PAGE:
Are tax sops enough to make real estate investments appealing?

Real estate is the only asset class that enjoys a standard deduction of 30% on the rental yield. (iStock)
Real estate is the only asset class that enjoys a standard deduction of 30% on the rental yield. (iStock)


Rental yields offer better returns than most other investments because of the tax sops offered by the government.

Homebuyers are a distressed lot. Their equated monthly instalments have been ballooning ever since a flurry of rate hikes by the Reserve Bank of India over the last one year. And many of them decided to immediately prepay part of their home loans, even if that meant breaking their fixed deposits and other investments. Take the case of Delhi-based lawyer Prasouk Jain, who saw his home loan interest rate jump from the sanctioned rate of 6.4% to 9.2% in just 15 months on the back of successive repo rate hikes. He, too, made a part-prepayment of the loan to mitigate the impact. He also negotiated with the bank for a lower rate of 8.4%.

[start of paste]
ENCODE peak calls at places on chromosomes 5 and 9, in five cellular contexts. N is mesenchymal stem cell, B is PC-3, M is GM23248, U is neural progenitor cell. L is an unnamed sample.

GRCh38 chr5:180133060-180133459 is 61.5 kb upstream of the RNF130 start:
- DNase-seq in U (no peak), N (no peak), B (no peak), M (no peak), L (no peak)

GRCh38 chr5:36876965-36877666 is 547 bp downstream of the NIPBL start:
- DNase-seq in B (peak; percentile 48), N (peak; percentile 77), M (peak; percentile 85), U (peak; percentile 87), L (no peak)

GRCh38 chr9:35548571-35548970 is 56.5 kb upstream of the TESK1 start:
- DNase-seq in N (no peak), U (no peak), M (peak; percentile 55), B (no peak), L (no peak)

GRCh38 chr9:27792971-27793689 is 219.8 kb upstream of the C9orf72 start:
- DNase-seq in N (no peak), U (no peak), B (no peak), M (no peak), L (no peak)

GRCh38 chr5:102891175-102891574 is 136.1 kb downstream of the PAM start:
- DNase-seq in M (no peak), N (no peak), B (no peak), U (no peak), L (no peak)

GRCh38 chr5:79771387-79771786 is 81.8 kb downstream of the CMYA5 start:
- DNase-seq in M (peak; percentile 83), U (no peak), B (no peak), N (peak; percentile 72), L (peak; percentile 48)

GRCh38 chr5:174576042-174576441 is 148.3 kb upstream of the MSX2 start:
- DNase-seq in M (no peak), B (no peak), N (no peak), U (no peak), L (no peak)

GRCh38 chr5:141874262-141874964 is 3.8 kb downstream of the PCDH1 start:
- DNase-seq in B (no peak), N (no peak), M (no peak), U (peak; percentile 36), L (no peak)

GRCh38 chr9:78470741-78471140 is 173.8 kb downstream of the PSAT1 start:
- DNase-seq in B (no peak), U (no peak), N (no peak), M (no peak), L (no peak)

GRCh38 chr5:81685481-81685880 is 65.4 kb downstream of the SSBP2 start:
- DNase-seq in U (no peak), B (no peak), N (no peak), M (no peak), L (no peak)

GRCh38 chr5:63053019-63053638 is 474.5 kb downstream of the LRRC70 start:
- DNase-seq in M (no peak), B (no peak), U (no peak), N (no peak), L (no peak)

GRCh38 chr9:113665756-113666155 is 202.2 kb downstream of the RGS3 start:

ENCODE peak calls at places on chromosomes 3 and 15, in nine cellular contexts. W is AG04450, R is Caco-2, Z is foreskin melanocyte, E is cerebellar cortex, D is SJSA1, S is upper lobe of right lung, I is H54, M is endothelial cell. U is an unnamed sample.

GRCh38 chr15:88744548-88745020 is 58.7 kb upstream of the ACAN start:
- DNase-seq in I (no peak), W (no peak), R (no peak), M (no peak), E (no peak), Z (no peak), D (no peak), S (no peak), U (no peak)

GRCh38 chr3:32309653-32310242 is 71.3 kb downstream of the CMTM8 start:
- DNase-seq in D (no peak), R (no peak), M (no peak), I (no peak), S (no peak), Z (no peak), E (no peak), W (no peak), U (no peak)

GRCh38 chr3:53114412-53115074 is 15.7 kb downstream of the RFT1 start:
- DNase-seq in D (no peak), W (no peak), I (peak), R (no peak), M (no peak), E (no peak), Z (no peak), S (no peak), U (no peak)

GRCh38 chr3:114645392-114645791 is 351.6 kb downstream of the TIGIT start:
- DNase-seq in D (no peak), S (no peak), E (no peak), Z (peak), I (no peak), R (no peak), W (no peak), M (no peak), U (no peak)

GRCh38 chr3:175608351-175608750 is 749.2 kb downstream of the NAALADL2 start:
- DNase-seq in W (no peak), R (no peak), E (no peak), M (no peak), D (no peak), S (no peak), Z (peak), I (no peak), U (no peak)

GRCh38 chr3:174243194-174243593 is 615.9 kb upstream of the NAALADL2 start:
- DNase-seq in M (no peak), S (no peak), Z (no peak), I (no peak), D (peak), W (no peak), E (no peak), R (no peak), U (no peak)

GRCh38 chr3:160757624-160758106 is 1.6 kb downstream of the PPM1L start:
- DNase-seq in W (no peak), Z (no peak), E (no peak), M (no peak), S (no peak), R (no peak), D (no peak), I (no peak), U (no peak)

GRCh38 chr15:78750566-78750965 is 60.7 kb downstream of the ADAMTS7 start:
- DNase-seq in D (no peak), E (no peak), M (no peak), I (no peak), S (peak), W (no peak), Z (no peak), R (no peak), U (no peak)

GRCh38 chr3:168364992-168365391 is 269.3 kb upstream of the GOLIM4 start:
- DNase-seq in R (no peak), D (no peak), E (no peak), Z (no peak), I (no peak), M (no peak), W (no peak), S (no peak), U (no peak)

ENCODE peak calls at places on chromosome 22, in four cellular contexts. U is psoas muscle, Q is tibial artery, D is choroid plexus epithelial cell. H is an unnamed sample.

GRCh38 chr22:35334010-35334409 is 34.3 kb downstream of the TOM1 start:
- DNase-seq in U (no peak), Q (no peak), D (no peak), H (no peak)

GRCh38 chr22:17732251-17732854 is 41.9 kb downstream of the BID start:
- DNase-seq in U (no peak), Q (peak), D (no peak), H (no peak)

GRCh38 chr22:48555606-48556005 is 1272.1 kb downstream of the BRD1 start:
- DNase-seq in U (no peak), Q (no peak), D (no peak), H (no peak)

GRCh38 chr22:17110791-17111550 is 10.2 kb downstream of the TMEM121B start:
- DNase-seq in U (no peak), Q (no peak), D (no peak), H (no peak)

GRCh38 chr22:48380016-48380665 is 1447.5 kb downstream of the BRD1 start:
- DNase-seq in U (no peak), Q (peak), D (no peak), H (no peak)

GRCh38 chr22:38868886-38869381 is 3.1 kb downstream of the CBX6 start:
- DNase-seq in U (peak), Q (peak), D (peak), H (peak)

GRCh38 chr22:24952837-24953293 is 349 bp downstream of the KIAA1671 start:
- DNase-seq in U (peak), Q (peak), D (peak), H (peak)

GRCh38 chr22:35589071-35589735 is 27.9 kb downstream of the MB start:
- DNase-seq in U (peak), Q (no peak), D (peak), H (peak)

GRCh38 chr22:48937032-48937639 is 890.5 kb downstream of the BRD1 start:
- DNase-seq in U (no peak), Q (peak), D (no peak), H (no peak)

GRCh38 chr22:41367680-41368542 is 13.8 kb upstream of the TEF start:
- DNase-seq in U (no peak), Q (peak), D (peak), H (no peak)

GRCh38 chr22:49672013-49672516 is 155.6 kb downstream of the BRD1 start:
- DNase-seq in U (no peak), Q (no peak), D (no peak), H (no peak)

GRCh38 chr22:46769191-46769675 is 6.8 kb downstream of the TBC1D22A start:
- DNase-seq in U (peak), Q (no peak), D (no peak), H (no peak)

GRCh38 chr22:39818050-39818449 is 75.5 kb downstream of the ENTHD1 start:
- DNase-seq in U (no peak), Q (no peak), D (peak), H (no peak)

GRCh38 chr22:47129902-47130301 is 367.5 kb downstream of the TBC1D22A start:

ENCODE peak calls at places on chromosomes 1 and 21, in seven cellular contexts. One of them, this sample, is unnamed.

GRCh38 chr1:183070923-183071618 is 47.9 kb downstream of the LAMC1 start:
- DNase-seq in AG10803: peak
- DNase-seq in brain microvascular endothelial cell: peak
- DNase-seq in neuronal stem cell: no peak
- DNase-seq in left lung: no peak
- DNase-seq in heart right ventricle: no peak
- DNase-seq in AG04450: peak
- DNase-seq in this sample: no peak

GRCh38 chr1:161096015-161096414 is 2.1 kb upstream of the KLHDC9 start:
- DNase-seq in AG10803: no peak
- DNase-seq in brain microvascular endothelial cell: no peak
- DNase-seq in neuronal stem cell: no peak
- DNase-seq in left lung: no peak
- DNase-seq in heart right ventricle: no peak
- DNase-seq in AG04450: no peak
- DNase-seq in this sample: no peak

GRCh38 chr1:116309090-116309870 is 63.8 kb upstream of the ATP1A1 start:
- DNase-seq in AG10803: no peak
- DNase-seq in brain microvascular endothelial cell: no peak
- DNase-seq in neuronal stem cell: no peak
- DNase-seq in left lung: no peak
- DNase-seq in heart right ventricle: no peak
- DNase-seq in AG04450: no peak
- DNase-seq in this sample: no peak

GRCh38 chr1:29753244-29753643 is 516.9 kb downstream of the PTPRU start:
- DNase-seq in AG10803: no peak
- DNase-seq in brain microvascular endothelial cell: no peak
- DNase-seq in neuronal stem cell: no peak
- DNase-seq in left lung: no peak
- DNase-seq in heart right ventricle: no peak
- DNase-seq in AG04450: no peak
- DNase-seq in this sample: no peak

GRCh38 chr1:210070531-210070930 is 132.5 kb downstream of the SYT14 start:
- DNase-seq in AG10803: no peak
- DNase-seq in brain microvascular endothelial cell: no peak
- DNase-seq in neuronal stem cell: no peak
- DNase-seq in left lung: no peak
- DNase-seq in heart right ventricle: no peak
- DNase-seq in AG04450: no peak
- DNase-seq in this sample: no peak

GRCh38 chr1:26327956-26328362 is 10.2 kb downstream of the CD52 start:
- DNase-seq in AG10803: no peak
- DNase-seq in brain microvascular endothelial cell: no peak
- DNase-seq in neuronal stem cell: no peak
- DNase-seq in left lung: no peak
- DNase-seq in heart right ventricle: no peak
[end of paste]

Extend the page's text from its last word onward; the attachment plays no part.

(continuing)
Most homebuyers are now scrambling to make more prepayments. Jain, though, decided against it after doing some number crunching. Jain’s residential property earns him a handsome 7.36% rental yield. He claims a 30% deduction on this rental income. Separately, he can also claim the entire interest paid on the home loan as deduction (under section 24b) since the property is let out and is not occupied by him. To be sure, deduction on interest in a self-occupied property is capped at 2 lakh.